In honor of a special screening of “MASH,” celebrating the 40th anniversary of the Robert Altman comedy that used the Korean War as a vehicle to satirize the Vietnam War, Elliott Gould (who played Trapper John McIntyre), spoke with Dave Itzkoff of The New York Times. In the interview, Mr. Gould responded to questions about which of his movie roles led to his being a celebrity:
One of the things that is it at the root of our problems as a species is the ego. With the ego, then there’s fear.
Q. So part of those roles is letting go of your ego?A.Absolutely, that’s what life is about. I had come across a paperweight that had a quotation in it, that the greatest artist in the world is an uninhibited child at play. I subscribe to that, and then I mentioned it to a late, wonderful friend, Herb Gardner, who wrote “A Thousand Clowns,” and his wife, and they said to me, “And Picasso.” And I said: “You keep Picasso and I’ll keep the child. Because as far as I’m concerned, without the spirit of the child, I’m not interested.” To save the day, I discovered that the quotation was made by Pablo Picasso.
At the same time came the disciples unto Jesus, saying, Who is the greatest in the kingdom of heaven? And Jesus called a little child unto him, and set him in the midst of them, And said, Verily I say unto you, Except ye be converted, and become as little children, ye shall not enter into the kingdom of heaven. Whosoever therefore shall humble himself as this little child, the same is greatest in the kingdom of heaven.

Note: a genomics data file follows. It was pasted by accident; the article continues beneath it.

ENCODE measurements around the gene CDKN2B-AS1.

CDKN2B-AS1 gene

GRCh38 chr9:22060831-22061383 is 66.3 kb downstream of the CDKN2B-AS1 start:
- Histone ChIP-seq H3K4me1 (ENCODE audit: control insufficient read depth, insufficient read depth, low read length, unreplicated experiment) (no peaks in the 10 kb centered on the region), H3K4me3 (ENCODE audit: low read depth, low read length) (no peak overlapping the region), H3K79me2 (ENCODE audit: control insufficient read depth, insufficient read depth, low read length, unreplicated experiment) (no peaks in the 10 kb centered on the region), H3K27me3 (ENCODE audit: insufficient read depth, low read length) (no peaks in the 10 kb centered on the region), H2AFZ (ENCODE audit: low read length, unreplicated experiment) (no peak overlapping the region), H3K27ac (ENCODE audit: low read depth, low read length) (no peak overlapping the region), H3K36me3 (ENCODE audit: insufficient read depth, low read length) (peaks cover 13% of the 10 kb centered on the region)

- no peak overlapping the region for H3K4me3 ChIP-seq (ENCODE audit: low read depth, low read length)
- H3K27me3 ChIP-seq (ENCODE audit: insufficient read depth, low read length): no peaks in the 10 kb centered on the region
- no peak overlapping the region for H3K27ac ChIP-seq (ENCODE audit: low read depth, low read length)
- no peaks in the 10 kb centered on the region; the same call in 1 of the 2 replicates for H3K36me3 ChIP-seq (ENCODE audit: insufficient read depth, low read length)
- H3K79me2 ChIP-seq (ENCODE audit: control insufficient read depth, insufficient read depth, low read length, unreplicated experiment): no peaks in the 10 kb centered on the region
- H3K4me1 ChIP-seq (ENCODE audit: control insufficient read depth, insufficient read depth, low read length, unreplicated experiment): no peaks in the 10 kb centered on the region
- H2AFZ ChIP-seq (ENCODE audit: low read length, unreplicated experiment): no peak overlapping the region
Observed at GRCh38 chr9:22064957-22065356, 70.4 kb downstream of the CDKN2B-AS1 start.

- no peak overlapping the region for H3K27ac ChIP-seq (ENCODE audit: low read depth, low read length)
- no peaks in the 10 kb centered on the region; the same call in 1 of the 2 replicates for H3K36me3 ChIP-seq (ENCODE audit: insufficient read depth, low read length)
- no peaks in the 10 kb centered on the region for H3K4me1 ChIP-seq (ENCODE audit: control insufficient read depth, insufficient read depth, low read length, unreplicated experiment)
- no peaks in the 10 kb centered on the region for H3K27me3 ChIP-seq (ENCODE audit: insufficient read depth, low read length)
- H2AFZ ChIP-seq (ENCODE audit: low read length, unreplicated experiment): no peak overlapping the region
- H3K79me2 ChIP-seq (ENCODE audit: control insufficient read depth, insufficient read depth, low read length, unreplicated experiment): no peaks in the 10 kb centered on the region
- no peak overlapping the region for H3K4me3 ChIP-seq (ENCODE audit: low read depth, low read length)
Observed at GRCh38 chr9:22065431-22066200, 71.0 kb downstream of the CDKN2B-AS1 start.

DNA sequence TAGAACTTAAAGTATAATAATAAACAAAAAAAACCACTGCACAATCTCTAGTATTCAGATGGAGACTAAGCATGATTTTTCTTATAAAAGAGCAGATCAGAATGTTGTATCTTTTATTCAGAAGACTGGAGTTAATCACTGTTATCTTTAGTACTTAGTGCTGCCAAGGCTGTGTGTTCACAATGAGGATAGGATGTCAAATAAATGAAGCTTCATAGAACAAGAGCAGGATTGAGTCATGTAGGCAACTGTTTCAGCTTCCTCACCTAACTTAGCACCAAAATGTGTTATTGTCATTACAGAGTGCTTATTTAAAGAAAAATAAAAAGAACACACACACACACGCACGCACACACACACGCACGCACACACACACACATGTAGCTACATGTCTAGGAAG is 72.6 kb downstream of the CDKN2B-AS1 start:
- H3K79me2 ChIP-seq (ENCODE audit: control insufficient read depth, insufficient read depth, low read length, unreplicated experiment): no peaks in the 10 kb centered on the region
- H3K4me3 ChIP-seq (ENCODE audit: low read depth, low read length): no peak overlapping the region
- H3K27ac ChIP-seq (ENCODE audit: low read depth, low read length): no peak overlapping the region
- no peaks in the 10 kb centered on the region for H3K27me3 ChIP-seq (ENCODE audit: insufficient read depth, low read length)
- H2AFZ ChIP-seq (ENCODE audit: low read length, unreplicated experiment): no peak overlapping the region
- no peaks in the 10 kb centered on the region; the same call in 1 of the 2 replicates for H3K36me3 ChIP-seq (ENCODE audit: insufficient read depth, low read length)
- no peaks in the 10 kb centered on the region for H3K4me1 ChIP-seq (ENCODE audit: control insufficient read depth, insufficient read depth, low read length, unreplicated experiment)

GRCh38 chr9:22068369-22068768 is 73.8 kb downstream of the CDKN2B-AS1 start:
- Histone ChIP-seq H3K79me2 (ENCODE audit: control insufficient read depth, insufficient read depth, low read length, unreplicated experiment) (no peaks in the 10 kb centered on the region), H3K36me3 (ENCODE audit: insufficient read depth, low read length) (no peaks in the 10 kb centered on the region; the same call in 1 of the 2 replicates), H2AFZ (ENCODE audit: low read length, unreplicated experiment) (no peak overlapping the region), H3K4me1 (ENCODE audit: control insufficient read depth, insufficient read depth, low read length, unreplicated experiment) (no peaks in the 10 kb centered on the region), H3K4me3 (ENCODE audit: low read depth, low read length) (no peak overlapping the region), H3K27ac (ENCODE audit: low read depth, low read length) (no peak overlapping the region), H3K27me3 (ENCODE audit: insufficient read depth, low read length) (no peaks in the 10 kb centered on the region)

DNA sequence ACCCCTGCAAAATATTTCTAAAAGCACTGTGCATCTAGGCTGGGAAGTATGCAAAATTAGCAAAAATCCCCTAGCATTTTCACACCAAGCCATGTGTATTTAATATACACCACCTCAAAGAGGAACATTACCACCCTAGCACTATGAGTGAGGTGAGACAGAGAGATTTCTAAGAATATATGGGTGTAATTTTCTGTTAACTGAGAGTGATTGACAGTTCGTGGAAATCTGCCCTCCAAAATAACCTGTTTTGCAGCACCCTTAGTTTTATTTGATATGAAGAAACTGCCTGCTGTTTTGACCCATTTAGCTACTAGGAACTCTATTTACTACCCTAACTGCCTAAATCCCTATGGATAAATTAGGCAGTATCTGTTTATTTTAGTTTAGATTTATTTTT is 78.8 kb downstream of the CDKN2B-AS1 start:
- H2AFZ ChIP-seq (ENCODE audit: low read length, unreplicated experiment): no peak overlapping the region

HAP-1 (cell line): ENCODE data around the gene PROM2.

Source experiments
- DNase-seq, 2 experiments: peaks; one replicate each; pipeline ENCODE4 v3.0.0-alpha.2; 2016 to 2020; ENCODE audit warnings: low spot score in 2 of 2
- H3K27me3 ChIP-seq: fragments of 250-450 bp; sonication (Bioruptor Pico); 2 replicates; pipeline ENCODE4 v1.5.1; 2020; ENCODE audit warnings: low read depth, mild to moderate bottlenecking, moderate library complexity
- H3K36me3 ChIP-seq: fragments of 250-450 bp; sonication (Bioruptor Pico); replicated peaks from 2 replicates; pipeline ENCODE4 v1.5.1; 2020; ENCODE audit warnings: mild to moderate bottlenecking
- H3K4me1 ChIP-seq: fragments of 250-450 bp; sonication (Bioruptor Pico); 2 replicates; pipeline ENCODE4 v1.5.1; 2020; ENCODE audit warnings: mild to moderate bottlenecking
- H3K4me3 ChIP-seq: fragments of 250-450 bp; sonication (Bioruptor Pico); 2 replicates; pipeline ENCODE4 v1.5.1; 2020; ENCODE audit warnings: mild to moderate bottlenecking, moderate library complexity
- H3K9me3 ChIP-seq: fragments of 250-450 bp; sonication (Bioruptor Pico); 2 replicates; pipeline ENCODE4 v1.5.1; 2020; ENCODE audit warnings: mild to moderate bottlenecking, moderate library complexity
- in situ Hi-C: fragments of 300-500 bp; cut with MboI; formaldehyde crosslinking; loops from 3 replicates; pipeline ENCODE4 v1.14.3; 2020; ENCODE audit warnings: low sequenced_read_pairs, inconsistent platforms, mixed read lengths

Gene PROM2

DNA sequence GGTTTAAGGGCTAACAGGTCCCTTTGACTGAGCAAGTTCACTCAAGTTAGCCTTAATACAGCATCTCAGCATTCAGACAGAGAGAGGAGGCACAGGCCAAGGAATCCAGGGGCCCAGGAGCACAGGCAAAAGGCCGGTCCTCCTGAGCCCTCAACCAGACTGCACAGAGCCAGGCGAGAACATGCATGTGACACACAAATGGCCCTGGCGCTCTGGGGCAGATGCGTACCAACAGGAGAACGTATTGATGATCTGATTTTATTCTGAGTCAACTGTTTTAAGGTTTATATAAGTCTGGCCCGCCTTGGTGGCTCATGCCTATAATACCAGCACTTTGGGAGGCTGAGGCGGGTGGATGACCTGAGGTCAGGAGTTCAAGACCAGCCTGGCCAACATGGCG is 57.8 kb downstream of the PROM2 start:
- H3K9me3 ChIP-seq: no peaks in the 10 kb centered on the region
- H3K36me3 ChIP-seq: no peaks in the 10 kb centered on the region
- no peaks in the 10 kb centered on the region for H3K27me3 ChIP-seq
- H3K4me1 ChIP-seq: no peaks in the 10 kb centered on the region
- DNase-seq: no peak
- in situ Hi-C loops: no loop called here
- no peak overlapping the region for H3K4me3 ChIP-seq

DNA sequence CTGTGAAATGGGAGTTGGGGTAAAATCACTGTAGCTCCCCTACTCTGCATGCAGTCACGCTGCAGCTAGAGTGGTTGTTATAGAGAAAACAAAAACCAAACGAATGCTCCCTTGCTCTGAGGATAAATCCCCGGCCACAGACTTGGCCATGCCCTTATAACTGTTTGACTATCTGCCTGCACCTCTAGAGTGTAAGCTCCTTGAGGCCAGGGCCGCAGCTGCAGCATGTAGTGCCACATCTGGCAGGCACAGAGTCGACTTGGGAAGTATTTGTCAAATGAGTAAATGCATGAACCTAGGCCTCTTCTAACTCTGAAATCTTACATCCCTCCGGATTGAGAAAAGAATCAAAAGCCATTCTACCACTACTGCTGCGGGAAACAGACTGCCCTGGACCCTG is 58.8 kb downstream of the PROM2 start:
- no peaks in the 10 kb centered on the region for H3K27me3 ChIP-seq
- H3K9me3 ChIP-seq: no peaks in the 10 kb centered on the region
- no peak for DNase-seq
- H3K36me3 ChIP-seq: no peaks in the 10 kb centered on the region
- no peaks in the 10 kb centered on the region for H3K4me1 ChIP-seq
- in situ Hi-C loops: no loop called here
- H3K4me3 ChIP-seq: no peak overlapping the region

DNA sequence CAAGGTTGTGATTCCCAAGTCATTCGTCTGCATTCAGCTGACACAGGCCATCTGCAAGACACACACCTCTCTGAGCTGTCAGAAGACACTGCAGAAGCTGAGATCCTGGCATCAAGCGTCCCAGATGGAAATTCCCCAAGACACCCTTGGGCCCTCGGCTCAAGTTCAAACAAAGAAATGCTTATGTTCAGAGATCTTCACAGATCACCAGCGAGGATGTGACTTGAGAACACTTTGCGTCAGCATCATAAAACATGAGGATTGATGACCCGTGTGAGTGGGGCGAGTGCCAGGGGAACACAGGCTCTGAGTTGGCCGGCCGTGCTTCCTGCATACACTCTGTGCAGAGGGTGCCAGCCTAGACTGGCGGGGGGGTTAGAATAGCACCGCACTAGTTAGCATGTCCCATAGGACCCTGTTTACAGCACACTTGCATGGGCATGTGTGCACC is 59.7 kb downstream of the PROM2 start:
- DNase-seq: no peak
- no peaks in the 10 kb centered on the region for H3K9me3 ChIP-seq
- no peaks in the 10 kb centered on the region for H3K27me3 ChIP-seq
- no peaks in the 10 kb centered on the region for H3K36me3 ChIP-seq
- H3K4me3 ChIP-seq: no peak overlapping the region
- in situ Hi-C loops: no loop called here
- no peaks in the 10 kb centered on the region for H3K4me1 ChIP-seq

Mary Baker Eddy, the founder of Christian Science, was known to love the Bible and turn to it constantly for inspiration and healing. In a paragraph in Science and Health with Key to the Scriptures, with the heading, “Childlike receptivity,” she wrote:
The effects of Christian Science are not so much seen as felt. It is the “still, small voice” of Truth uttering itself. We are either turning away from this utterance, or we are listening to it and going up higher. Willingness to become as a little child and to leave the old for the new, renders thought receptive of the advanced idea. Gladness to leave the false landmarks and joy to see them disappear, — this disposition helps to precipitate the ultimate harmony. The purification of sense and self is a proof of progress. “Blessed are the pure in heart: for they shall see God.”
I love the way all these quotes point to the importance of humility — letting go of human ego — as a stepping stone to greatness. I often ponder the conclusion of this paragraph — referring to one of the Beatitudes. It seems to recognize the purity of heart that is so natural to children and which we, as adults, struggle to recapture.
It may seem incongruous — even irreverent — to quote Elliott Gould, Pablo Picasso, Jesus Christ, and Mary Baker Eddy in one fell swoop. But to me, it points to the universality of this concept. Religious or not, perhaps there’s something to this idea of replacing ego with humility.
Is it possible that one becomes the greatest by becoming the most childlike — humble, innocent, and pure of heart, eager to surrender pride and ego? Might this indeed lead to a greater sense of peace and a higher definition of progress and prosperity?